On 15 May, BNE Intellinews reported that the real estate and construction sectors are being used to launder illicit money from the drugs trade and migrant trafficking in the Western Balkans, leading to a hike in property prices, according to a report by the Global Initiative Against Transnational Organised Crime. Laundering money through construction and real estate businesses is said to be popular because it remains relatively easy and can absorb large amounts of capital. The report homes in on some of the money-laundering hotspots in the region that have seen strong increases in property prices in recent years.
On 5 May, the Brookings Institution published this Global Working Paper #156 which uses account data leaked from an Isle of Man bank to investigate the characteristics of individuals and firms that store their money in tax havens. The author says that he has established 3 things
most customers are from rich countries and are likely to be from the upper end of the income and wealth distributions of those countries;
a non-negligible amount of offshore wealth is connected to a small number of political elites (so called politically-exposed persons). On average, these accounts have substantially higher balances and are more likely to receive payments from other tax havens, which is consistent with politically-exposed persons having access to more resources than the average offshore client while also desiring to obscure that ownership; and
a substantial proportion of bank deposits are obscured from publicly-available statistics published by the Bank of International Settlements which are commonly used to measure offshore wealth.
The Paper says that when the author correctly assigns deposits to their ultimate beneficial owner, offshore bank deposits owned by residents of tax havens drops by up to 32% and deposits held by residents of non-havens doubles. The author therefore concludes with recommendations on how reporting requirements need to change to improve the ability of regulators and the research community to detect and counter illicit finance.
On 14 May, Insight Crime released a series of articles about environmental crime in Latin America. This investigative series was carried out in conjunction withAmerican University’s Center for Latin American and Latino Studies. These include articles on –
Donkey skin trafficking off Colombia’s northern coast;
The illegal sea cucumber trade in Honduras;
Can crocodile and turtle farms reduce Mexico’s eco-trafficking?
Peru’s turtle traffickers operate under a veneer of legaility
An article from Herbert Smith Freehills says that, over the last decade, the law on business and human rights has shifted considerably. Instruments calling on businesses to respect human rights have traditionally been understood as non-binding “soft” law, but are now being given teeth, resulting in businesses increasingly being held to account for actions which have adverse impacts on human rights. This (r)evolution of the law has gained momentum in recent years – in tribunal and court decisions, through grievance mechanisms and other non-traditional forums, in new investment agreements and in domestic legislation – and the trend looks likely to continue.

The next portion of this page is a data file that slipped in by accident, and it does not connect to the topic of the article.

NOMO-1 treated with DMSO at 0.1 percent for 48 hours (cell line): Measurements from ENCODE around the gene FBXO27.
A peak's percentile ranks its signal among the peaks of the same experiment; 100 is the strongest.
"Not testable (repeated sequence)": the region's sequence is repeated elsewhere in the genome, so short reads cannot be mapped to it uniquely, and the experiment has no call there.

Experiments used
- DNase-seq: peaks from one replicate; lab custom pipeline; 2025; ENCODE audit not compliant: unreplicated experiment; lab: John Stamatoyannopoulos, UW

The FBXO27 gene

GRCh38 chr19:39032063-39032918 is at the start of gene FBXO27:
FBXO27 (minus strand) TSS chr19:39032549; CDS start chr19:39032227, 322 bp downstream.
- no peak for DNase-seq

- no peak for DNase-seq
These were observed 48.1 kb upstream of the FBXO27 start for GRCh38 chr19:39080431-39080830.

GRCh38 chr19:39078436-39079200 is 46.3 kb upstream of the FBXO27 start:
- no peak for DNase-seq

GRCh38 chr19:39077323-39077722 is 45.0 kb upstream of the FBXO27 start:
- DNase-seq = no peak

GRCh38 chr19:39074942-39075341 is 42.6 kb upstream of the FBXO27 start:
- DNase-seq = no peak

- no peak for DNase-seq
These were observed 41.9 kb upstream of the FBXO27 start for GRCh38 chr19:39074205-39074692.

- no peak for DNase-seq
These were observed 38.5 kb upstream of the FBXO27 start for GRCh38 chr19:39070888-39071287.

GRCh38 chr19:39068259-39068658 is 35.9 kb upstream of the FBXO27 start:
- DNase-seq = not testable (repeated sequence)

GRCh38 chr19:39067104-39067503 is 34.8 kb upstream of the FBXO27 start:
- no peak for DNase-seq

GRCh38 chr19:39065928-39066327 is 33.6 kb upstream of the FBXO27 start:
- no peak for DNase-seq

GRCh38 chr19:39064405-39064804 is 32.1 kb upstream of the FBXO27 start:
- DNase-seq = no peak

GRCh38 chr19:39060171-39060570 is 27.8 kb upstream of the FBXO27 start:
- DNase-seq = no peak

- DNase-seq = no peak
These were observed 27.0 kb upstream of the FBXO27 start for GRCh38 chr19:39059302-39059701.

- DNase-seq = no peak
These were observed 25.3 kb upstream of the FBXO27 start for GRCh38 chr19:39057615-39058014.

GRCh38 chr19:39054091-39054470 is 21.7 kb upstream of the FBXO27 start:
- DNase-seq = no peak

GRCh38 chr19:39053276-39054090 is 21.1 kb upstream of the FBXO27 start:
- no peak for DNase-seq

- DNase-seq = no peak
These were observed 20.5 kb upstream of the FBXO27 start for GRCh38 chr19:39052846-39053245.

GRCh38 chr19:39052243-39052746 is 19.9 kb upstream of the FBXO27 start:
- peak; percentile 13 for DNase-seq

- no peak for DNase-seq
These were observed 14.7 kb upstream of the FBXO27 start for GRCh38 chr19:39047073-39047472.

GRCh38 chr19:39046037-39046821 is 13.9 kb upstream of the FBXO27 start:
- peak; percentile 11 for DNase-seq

Businesses and their legal advisors must therefore be prepared to squarely address the growing universal tools and procedures for respecting human rights. This includes playing their part in ensuring that the victims of human rights abuses have access to a fair and fast remedy. The article explains the background and says that there has been a noticeable shift in the compass of the law on business and human rights. What has traditionally been seen as voluntary soft law is slowly becoming mandatory hard law. It says that ensuring respect for human rights has become a business imperative, and businesses and their legal advisors will need to be prepared to address this head-on.
On 14 May, Greek Reporter reported that authorities had seized 338 million smuggled cigarettes at the port of Piraeus, the cigarettes being worth €72 million in duties and taxes. A total of 35 shipping containers labelled as transporting “food items” were discovered to be filled with cigarettes, having originated from Dubai. The cigarettes were being transported from Dubai to Syria, with the eventual goal of being distributed throughout a number of Arab countries. It is said that Greece has the largest proportion of illegal cigarettes in the EU, with smuggled cigarettes costing Greece €690 million in 2018, and around 1.5 billion counterfeit cigarettes have been estimated to be in Greece.